Robert Christgau: Dean of American Rock Critics

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Consumer Guide by Review Date: 2014-12-26

2014-12-26

Iggy Azalea: The New Classic (Def Jam, 2014) The hooks pop-rap lives off abound, and the cameos are essential because that's what they're here for, adding a measure of soul or power or fetching melody Iggy herself doesn't have in her. That's demonstrably true right now--line the seven bonus tracks that fill out the useless Reclassified repackage all in a row and you still won't have a decent EP--and might be true forever. Doesn't matter, because as a pop album this tops Ariana's, Sia's, dare I say it Taylor's, even Nicki's. What's more, it's Iggy herself whose striving Australian-Atlantan cadence puts every song across. Hooks you can hire easy these days. Originality you can't. And as Elvis Presley told Marion Keisker sixty years ago, she don't sound like nobody. A-

Azealia Banks: Broke With Expensive Taste (Prospect Park, 2014) The articulation of our most musical young rapper is crystalline without flaunting its precision. Her singing rolls full and easy from somewhere in her torso. The grain of her voice is both pretty and sensual. And unlike her male counterparts she doesn't equate sex with power--there's verbal as well as vocal evidence that she feels it elsewhere than her genitalia. That said, she does seem to equate rapping with power--her troubles are the usual star-time overindulgences, and just about every terrific song here is a boast one way or another. Yet just about every song is a serious pleasure regardless. Here's hoping that when she achieves the security she deserves, she uses her IQ for something more useful than battling a melanin-deprived rival who admits more vulnerabilities than she does. A

Big Sean: Hall of Fame (Def Jam, 2013) Bildungsrapper gets his freak and conscience on ("10 2 10," "MILF," "World Ablaze) **

Buck 65: Neverlove (Warner Music Canada, 2014) The yoked disconnect of the rapper's hyperarticulate monotone and his female helpmeets' sweet hooks mirror the broken marriage he obsesses on ("Super Pretty Naughty," "Je T'Aime Mon Amour") ***

Ghostface Killah: 36 Seasons (Salvation/Tommy Boy, 2014) Complete with live band and comic-book trot, but lacking a single irresistible track, 40-minute concept album mythologizes D. Coles's evolution from drug-dealing capo to drug-fighting romantic hero ("Emergency Procedure," "Blood in the Streets") *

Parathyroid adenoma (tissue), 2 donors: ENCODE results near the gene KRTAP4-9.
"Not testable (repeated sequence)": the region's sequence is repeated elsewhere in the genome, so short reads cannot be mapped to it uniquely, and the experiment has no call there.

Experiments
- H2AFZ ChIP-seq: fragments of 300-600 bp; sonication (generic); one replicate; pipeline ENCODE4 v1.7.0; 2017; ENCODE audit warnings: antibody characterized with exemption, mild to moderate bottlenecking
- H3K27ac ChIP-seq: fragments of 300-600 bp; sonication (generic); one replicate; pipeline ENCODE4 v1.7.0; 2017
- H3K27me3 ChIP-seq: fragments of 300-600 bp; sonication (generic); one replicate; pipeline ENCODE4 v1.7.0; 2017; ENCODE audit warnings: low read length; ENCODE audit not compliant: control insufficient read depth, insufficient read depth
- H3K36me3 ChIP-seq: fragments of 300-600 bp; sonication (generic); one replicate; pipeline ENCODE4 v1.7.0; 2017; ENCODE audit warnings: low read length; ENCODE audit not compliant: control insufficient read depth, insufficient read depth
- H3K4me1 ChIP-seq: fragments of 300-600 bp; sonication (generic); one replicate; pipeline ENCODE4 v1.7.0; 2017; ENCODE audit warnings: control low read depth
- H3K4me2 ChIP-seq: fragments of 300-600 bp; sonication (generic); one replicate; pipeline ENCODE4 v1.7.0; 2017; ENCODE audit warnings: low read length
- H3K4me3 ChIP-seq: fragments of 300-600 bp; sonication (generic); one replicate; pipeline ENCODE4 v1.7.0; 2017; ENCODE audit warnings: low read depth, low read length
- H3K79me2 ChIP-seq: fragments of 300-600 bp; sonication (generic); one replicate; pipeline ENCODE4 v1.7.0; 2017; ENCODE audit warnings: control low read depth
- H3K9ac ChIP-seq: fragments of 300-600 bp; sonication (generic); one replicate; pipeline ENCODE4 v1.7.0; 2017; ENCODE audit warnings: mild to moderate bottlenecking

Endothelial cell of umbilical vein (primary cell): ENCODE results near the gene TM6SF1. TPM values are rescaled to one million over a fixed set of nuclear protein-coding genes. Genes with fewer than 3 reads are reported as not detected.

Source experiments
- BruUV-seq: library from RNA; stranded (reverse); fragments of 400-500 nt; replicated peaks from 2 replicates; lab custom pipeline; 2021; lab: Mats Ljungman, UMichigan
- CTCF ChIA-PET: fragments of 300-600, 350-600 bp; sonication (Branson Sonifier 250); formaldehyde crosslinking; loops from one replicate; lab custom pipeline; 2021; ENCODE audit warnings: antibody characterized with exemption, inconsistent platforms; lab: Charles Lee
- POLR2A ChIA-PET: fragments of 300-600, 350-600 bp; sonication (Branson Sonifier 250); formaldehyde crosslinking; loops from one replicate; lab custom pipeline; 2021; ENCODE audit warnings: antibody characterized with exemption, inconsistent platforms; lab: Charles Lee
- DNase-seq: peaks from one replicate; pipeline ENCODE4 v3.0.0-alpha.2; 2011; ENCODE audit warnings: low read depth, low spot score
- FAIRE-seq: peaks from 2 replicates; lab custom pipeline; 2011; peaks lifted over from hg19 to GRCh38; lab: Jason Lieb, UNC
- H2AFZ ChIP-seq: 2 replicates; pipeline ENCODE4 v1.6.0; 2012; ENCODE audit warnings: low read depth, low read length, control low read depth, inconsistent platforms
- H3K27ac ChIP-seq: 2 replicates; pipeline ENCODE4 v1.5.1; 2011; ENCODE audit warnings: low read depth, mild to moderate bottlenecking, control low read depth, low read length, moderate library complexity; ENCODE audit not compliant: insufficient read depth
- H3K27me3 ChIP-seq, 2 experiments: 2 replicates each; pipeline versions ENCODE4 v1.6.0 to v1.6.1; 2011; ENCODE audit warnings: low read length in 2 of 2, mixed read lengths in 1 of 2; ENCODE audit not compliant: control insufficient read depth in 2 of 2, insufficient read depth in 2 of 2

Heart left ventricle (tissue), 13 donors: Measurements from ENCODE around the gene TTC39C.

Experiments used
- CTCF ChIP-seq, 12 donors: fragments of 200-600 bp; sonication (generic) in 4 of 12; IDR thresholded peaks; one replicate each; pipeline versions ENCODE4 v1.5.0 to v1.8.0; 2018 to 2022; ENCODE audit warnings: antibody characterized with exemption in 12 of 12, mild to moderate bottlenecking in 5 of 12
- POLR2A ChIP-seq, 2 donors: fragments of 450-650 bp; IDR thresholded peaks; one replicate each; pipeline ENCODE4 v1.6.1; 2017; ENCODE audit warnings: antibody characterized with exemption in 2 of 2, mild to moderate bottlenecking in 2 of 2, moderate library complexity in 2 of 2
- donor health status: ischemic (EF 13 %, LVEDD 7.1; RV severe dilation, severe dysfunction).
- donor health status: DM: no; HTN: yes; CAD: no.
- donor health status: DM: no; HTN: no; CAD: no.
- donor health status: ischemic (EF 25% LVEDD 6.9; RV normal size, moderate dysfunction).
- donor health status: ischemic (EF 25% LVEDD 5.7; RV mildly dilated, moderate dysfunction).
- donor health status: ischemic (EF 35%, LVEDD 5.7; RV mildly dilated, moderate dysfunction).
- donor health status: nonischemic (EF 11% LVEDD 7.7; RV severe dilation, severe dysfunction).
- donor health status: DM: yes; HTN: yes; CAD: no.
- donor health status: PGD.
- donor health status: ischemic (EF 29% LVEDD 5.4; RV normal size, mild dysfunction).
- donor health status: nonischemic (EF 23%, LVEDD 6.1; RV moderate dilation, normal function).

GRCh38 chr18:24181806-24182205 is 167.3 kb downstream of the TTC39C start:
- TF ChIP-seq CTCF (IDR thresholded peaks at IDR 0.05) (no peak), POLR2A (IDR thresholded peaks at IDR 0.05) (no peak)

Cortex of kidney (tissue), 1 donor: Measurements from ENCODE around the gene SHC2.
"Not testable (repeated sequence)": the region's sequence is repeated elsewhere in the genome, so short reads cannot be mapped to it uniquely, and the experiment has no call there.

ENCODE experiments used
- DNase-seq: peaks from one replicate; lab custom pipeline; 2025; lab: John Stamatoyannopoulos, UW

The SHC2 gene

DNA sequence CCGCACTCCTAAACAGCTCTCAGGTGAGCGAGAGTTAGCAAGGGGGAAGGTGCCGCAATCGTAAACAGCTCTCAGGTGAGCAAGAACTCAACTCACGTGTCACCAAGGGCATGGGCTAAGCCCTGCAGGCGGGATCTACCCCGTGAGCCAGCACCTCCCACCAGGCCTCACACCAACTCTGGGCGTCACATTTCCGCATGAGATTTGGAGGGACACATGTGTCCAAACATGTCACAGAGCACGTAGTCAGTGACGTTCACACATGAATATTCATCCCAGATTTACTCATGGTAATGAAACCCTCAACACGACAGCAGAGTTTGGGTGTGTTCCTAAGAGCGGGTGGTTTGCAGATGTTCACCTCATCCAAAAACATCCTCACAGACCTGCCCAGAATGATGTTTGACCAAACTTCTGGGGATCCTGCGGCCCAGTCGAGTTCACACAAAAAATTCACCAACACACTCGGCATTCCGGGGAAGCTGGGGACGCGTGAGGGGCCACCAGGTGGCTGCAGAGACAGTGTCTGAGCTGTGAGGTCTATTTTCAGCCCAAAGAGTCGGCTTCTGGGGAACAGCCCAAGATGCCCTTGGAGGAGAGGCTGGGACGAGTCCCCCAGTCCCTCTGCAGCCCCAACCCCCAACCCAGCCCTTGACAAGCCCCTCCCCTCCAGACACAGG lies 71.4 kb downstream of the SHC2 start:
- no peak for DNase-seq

Freddie Gibbs and Madlib: Piņata (Madlib Invazion, 2014) Fabulous beats, absolutely, only . . . sorry, I know this is esoteric, but . . . Freddie Gibbs is to Rick Ross as Ryan Bingham is to Luke Bryan--"realer," but not therefore worthier ("High," "Broken") *

Lecrae: Anomaly (Reach, 2014) He can rap, he can rhyme, and Christian ethics are a lot better than than no ethics at all--especially when they don't moralize from above ("Welcome to America," "Dirty Water") ***

Nicki Minaj: The Pinkprint (Deluxe Edition) (Cash Money/Republic, 2014) Sometimes gossip can be so enlightening. The reflective opener "All Things Go" is pretty solid on its own. But word that this particular best rapper alive just ended a 12-year relationship with her homeboy boyfriend renders the two ballads that work off that prologue touching. The bad part is that it doesn't render them major ballads, although she gets somewhat closer on "Bed of Lies" at the other end of the narrative arc before overblowing the supposedly climactic "Grand Piano." Only then come three album-defining bonus tracks. The Meek Mill-assisted "Big Daddy" is so generic it establishes how ungeneric the Drake/Weezy-assisted "Only" and the Lunchmoney Lewis-assisted "Trini Dem Girls" were--makes you want to play them again, in fact. And on "Shanghai" and "Win Again," Minaj returns to her triumphalist mode prepared to embrace the role of a 32-year-old woman ready for love--even, in both songs, the motherhood she reflects on as the record begins. A-

Run the Jewels: Run the Jewels 2 (Mass Appeal, 2014) Peace to Killer Mike, Bing his Ferguson speech please, but I've been around too long to let a corticosteroid abuser like El-P get in my face about right and wrong ("Early," "Angel Duster") **

Earl Sweatshirt: Doris (Columbia, 2013) Earl's return of the depressed is so much more soulful than Tyler's revenge of the nerds ("Sunday," "Sasquatch") *

T.I.: Paperwork (Grand Hustle/Columbia, 2014) Docked a notch for disrespecting pubic hair ("No Mediocre," "New National Anthem," "About the Money") *

Tricky: Adrian Thaws (False Idols, 2014) Leaning harder on his ladies' auxiliary than Leonard Cohen, he continues to mutter that it's a bummer out there, and half the time prove it ("Lonnie Listen," "Nicotine Love") ***

Wu-Tang Clan: A Better Tomorrow (Warner Bros., 2014) Less a tour de force than a show of force, this is the music that can happen when a master producer gets to deploy nine skilled veteran voices--although the departed ODB is sampled, and effectively too, it's Cappadonna who fills out the cipher. If you're counting, rough-smooth-soulful Method Man and rat-a-tat-tat Masta Killa step up twice as often as Ghostface and Raekwon. But everybody's in the house, everybody raps better than he rhymes, nobody rhymes badly, and RZA is the man. Verbally, in the year a white Staten Island cop martyred a black Staten Island loosies vendor and a white Staten Island cop-turned-felon represented Staten Island in Congress, the album's vision of African-American life is longer on community than getting yours, but it's hardly unmaterialistic--mature, not respectable, as why the fuck should it be? Musically, it's almost utopian. A-

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